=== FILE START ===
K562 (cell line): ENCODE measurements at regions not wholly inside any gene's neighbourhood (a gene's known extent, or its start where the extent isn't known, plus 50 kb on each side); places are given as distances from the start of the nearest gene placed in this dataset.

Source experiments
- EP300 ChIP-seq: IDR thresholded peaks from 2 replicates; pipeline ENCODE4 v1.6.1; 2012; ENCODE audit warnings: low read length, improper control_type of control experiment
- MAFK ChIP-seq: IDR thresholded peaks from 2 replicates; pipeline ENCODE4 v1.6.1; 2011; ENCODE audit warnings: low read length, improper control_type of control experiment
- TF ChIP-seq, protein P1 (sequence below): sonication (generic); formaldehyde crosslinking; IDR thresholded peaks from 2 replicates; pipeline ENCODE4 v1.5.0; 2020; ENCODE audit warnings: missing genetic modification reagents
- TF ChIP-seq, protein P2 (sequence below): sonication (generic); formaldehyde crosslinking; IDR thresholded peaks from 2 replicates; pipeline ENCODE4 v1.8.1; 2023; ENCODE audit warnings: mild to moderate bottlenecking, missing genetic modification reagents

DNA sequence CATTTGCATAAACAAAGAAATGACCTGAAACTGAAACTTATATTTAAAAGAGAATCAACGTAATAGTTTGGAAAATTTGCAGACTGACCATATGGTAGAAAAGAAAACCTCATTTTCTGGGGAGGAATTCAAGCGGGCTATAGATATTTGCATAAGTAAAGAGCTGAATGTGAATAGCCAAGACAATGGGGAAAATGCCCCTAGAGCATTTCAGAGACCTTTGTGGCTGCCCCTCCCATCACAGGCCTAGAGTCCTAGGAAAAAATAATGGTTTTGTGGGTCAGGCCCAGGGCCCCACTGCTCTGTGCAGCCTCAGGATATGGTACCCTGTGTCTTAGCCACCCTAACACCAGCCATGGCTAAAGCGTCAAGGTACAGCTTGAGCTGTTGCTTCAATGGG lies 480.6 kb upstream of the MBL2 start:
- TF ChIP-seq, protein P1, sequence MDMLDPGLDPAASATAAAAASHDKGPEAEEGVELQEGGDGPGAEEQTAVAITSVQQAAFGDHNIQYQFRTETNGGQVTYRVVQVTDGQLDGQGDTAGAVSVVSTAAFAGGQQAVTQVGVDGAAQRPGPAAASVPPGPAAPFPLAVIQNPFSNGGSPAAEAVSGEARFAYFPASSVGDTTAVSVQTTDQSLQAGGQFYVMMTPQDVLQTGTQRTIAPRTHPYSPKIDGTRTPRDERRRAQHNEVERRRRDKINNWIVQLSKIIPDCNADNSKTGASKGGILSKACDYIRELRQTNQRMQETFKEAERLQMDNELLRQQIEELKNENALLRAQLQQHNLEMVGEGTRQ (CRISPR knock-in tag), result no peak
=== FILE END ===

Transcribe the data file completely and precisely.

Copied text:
K562 (cell line): ENCODE measurements at regions not wholly inside any gene's neighbourhood (a gene's known extent, or its start where the extent isn't known, plus 50 kb on each side); places are given as distances from the start of the nearest gene placed in this dataset.

Source experiments
- EP300 ChIP-seq: IDR thresholded peaks from 2 replicates; pipeline ENCODE4 v1.6.1; 2012; ENCODE audit warnings: low read length, improper control_type of control experiment
- MAFK ChIP-seq: IDR thresholded peaks from 2 replicates; pipeline ENCODE4 v1.6.1; 2011; ENCODE audit warnings: low read length, improper control_type of control experiment
- TF ChIP-seq, protein P1 (sequence below): sonication (generic); formaldehyde crosslinking; IDR thresholded peaks from 2 replicates; pipeline ENCODE4 v1.5.0; 2020; ENCODE audit warnings: missing genetic modification reagents
- TF ChIP-seq, protein P2 (sequence below): sonication (generic); formaldehyde crosslinking; IDR thresholded peaks from 2 replicates; pipeline ENCODE4 v1.8.1; 2023; ENCODE audit warnings: mild to moderate bottlenecking, missing genetic modification reagents

DNA sequence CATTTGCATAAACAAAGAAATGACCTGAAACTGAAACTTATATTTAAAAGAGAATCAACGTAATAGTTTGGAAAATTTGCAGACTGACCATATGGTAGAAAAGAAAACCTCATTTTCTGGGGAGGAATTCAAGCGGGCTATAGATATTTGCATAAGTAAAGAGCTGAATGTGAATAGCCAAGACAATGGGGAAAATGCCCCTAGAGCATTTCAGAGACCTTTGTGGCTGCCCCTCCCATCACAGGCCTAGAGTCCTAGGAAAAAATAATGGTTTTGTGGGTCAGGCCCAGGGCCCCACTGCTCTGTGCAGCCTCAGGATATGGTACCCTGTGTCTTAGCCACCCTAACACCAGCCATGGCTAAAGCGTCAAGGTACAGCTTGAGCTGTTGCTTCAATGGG lies 480.6 kb upstream of the MBL2 start:
- TF ChIP-seq, protein P1, sequence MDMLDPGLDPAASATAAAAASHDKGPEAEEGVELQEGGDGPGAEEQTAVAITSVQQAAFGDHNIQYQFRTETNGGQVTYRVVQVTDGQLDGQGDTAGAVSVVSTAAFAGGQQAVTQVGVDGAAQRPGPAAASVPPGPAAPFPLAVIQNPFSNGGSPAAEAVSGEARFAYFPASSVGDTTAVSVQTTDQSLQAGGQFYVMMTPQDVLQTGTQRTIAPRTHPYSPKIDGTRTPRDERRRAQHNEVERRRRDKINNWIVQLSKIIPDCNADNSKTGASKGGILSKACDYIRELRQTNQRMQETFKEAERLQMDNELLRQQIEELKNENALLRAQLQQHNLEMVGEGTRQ (CRISPR knock-in tag), result no peak